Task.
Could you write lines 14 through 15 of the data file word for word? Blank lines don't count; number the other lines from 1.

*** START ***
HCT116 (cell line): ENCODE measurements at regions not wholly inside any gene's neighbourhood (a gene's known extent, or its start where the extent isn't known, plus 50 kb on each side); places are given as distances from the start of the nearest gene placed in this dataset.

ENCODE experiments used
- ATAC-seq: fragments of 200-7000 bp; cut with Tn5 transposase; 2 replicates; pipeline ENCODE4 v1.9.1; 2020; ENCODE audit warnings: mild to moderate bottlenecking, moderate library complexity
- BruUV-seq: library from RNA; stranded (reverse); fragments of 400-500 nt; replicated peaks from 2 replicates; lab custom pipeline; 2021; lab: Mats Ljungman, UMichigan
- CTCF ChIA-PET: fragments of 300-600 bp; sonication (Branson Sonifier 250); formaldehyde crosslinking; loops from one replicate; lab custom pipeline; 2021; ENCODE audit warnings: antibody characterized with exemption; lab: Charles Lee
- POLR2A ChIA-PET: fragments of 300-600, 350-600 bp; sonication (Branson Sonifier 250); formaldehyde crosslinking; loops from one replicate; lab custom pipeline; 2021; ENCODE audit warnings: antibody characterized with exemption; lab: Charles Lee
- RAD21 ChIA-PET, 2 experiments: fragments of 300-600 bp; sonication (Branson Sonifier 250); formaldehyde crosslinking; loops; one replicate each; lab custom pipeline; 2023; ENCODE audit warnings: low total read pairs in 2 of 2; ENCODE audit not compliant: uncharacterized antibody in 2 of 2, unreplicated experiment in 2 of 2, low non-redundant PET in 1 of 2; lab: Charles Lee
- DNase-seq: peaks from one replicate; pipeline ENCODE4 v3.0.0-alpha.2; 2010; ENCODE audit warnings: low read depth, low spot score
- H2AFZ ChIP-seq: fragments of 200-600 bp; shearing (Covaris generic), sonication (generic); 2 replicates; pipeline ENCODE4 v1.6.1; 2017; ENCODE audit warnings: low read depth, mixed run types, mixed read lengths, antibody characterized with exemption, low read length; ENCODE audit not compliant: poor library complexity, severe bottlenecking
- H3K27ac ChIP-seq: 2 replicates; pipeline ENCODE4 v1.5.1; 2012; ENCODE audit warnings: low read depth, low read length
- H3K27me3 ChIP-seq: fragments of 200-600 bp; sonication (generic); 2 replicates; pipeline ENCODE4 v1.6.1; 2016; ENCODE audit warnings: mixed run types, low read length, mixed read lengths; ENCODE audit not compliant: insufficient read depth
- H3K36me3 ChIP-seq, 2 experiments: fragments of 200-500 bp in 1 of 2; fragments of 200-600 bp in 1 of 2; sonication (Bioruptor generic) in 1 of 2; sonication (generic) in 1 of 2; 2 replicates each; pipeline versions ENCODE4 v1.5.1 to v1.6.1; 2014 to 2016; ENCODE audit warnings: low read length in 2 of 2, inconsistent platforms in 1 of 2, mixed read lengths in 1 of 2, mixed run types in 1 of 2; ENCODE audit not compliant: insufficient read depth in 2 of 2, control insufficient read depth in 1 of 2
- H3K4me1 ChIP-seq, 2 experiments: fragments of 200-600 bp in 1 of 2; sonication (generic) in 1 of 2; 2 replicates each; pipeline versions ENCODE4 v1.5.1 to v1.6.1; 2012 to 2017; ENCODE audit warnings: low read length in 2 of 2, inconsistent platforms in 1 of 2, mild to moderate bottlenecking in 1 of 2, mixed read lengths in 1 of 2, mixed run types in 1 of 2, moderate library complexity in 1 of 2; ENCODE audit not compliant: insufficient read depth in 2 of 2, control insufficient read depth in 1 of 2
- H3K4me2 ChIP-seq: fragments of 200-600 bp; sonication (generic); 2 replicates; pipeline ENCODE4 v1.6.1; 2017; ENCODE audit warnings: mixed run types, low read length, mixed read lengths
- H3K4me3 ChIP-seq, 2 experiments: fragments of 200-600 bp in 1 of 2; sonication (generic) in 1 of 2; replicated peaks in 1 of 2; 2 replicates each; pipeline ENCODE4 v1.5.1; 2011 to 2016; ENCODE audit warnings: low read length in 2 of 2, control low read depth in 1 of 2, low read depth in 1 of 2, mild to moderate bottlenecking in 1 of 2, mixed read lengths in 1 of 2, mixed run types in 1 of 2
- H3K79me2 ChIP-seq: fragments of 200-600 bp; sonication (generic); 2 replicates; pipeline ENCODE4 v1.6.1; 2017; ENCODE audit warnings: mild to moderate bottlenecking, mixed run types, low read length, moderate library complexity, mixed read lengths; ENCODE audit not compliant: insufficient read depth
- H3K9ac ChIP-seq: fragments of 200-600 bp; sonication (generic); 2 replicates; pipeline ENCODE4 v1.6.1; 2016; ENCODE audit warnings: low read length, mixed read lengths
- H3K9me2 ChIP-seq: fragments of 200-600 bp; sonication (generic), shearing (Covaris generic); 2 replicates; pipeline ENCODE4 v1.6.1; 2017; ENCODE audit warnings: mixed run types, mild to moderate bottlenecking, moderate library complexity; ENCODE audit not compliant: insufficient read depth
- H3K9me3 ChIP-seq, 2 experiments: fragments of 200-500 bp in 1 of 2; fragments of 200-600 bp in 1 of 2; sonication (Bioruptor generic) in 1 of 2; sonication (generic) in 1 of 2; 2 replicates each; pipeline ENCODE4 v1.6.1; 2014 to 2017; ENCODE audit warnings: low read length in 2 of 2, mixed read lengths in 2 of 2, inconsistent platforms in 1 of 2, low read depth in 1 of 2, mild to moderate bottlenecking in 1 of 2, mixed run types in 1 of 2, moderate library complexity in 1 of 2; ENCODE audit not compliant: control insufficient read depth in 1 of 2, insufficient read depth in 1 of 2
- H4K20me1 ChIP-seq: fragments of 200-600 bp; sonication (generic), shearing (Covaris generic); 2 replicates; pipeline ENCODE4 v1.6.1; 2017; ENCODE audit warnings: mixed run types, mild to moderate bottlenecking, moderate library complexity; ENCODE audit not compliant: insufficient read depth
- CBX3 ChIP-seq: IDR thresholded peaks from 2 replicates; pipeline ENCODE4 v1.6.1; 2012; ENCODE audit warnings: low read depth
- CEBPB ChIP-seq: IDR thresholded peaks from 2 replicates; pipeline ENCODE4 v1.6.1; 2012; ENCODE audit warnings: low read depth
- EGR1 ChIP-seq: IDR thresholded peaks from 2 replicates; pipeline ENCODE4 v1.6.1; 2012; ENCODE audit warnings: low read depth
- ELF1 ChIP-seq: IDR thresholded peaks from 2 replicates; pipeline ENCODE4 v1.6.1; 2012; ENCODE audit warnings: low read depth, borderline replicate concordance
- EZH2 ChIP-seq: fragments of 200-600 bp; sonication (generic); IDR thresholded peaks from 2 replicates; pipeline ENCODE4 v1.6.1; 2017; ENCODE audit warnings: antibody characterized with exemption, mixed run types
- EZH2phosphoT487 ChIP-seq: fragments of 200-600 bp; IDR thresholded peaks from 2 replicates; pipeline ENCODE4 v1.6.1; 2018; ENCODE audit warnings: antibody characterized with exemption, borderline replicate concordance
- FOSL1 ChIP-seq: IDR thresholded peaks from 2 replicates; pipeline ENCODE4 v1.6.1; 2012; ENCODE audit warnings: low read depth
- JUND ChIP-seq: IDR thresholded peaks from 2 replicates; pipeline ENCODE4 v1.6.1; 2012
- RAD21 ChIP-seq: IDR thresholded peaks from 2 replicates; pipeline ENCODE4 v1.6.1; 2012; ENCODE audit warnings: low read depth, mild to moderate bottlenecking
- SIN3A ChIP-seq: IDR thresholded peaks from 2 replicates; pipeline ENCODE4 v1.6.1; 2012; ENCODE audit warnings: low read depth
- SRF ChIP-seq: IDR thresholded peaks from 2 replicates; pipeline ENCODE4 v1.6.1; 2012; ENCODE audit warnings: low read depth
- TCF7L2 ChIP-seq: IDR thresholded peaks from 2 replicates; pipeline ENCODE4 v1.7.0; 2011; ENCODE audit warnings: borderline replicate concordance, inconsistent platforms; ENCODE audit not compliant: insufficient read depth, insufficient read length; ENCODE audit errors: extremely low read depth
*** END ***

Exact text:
- H3K4me2 ChIP-seq: fragments of 200-600 bp; sonication (generic); 2 replicates; pipeline ENCODE4 v1.6.1; 2017; ENCODE audit warnings: mixed run types, low read length, mixed read lengths
- H3K4me3 ChIP-seq, 2 experiments: fragments of 200-600 bp in 1 of 2; sonication (generic) in 1 of 2; replicated peaks in 1 of 2; 2 replicates each; pipeline ENCODE4 v1.5.1; 2011 to 2016; ENCODE audit warnings: low read length in 2 of 2, control low read depth in 1 of 2, low read depth in 1 of 2, mild to moderate bottlenecking in 1 of 2, mixed read lengths in 1 of 2, mixed run types in 1 of 2